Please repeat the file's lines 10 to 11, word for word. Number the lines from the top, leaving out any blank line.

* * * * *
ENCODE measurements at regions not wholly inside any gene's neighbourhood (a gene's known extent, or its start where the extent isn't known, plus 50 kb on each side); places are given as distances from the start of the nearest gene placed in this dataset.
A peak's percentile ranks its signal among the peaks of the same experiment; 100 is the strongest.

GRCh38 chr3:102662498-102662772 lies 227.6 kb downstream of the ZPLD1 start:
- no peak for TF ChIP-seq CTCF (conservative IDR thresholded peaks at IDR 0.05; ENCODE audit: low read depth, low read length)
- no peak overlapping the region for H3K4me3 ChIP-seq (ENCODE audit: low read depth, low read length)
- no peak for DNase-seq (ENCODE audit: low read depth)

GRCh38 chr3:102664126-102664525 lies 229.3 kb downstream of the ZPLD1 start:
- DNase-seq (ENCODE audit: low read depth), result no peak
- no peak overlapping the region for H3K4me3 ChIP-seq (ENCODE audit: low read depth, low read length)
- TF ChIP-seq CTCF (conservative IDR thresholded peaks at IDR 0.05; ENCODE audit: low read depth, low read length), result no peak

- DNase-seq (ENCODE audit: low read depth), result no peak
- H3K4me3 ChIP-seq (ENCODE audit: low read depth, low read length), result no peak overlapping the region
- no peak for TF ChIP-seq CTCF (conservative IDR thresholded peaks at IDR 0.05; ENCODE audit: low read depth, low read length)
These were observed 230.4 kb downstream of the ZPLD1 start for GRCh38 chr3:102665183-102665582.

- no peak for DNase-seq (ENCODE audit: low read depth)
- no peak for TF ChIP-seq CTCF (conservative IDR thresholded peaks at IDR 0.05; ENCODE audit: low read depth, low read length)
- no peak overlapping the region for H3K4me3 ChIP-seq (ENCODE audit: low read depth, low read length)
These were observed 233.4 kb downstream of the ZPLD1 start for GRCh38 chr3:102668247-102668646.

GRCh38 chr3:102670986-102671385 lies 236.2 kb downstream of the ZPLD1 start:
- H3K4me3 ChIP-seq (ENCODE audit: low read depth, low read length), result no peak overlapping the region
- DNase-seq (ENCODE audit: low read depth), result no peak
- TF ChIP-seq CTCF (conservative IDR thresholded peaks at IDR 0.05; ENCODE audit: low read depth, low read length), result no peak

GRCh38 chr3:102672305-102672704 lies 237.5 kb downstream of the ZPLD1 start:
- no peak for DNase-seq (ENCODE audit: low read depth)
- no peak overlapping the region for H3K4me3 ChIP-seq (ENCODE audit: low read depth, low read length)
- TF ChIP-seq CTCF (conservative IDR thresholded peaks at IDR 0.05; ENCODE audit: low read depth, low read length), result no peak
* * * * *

- TF ChIP-seq CTCF (conservative IDR thresholded peaks at IDR 0.05; ENCODE audit: low read depth, low read length), result no peak

- DNase-seq (ENCODE audit: low read depth), result no peak